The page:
** The BC construction industry average for both women and Indigenous people on job sites is 6%

BCIB employees take part in BCIB’s Respectful Onsite Initiative (ROI). Contractors are also invited to participate—to help achieve the shared goal of creating safe and respectful jobsites. The ROI covers programs such as Be More Than a Bystander and History Matters!, our course about Indigenous history in BC. ROI brings discussions about gender, race, sexism, and reconciliation to the forefront and onto the jobsite. It makes for more inclusive and safer working environments for all.

“BCIB’s authentic commitment to justice, equity, diversity and inclusion—both through priority hire of equity-seeking individuals and the education of staff and onsite workers—is essential to shifting the culture on their jobsites, and in the skilled trades industry as a whole. BCIB’s development of Indigenous Cultural Competency Training, adoption of the Be More Than a Bystander program, and their alignment with the community partners that have expertise in these areas, are making a difference.”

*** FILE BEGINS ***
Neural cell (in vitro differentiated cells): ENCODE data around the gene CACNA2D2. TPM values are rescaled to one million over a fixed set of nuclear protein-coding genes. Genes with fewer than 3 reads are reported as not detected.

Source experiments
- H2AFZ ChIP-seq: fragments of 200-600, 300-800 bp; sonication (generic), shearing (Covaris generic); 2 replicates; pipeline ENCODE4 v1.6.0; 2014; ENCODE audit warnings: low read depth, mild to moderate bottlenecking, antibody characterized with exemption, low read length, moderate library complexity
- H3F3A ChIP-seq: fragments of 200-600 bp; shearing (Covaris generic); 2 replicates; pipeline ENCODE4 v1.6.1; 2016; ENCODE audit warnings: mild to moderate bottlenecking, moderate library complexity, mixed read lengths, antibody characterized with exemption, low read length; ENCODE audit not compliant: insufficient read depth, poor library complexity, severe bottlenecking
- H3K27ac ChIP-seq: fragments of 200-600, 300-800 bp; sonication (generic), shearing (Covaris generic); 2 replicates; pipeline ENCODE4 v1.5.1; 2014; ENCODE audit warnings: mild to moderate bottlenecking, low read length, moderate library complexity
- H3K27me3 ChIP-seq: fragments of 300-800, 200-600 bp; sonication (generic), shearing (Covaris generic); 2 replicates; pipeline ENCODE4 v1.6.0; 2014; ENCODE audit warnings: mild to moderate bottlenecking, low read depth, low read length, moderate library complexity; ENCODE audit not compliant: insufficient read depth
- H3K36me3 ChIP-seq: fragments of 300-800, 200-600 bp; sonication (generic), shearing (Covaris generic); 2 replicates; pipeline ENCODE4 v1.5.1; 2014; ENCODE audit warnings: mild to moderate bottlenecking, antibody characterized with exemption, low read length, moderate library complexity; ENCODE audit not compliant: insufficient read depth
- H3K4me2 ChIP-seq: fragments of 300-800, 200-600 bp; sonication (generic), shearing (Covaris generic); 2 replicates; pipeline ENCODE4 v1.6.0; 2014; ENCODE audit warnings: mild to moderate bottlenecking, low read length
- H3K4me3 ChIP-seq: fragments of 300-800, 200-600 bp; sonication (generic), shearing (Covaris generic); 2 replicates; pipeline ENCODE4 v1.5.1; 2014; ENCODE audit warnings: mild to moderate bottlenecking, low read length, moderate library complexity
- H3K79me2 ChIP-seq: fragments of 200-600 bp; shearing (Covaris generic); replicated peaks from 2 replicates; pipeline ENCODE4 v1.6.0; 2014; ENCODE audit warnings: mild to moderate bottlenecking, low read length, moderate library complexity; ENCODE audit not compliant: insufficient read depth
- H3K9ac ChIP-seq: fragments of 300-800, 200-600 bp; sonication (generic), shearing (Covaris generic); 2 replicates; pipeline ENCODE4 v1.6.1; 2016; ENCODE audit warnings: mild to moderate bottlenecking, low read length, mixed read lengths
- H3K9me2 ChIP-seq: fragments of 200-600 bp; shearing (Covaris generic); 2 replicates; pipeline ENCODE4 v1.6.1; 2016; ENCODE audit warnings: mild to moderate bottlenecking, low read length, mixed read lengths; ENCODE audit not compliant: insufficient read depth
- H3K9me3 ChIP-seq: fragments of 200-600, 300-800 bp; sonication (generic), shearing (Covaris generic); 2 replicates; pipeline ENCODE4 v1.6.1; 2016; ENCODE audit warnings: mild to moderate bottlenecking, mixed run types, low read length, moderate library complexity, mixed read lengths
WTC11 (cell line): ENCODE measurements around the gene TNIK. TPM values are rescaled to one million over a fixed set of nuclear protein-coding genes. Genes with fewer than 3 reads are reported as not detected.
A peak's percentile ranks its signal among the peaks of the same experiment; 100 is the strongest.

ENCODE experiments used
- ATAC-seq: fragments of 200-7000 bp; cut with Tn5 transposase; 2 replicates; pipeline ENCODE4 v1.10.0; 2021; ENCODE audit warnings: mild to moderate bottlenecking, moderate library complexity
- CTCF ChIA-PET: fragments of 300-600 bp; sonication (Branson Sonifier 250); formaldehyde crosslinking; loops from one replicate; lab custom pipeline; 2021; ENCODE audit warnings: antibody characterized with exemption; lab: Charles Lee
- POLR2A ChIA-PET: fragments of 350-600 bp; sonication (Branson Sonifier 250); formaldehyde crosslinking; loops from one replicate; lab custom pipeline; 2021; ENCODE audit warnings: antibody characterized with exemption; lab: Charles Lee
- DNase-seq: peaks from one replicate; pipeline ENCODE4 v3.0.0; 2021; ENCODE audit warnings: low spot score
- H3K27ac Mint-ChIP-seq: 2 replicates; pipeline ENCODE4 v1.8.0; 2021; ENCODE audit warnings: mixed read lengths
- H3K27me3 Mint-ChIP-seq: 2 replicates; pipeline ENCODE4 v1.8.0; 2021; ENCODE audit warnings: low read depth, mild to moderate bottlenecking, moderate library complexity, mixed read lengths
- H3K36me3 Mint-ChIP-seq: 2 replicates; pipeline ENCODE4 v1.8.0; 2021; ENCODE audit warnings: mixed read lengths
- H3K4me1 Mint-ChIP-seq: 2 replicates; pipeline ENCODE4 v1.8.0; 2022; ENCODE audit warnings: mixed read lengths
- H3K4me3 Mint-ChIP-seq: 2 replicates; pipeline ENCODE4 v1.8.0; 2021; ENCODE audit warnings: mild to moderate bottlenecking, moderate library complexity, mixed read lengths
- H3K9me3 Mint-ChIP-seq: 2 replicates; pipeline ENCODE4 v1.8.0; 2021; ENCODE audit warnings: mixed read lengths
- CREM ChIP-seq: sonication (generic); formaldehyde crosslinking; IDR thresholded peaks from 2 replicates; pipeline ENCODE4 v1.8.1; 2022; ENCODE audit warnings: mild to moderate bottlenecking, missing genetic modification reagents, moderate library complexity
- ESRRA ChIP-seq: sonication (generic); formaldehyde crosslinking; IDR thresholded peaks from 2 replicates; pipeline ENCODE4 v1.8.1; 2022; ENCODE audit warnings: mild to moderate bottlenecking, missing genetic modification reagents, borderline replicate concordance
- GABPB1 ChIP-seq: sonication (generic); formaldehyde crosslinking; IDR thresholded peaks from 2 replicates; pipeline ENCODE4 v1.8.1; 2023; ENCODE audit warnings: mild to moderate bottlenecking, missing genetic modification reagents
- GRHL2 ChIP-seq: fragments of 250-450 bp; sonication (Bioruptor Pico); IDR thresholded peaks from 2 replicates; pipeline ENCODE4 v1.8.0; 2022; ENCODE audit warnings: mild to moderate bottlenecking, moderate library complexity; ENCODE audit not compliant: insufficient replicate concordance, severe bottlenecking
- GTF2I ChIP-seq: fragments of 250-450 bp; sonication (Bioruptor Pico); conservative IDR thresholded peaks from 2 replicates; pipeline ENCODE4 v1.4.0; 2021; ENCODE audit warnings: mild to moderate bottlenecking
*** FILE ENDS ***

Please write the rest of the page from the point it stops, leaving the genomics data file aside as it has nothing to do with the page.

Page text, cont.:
Former Executive Director,
BC Centre For Women In The Trades

The [Respectful Onsite Initiative] was informative for everyone in our group. It opens your eyes to a different perspective that you may have not seen on a day-to-day basis but other people are dealing with all the time.”

was a Project Superintendent with Emil Anderson Construction, a contractor on the first Highway 1 four-laning project outside Revelstoke.

The non-Natives that work here, they had no clue what was going on… our culture and history. For them to actually find a place in their heart for us, that has a lot of meaning for us. We are one unit and that is how we should always be.”

Lives near the Illecillewaet Highway 1 Project. Because of the CBA, locals like Joey get hired and rehired first on major projects.

BC Infrastructure Benefits Inc. is the employer for infrastructure projects under the Community Benefits Agreement (CBA)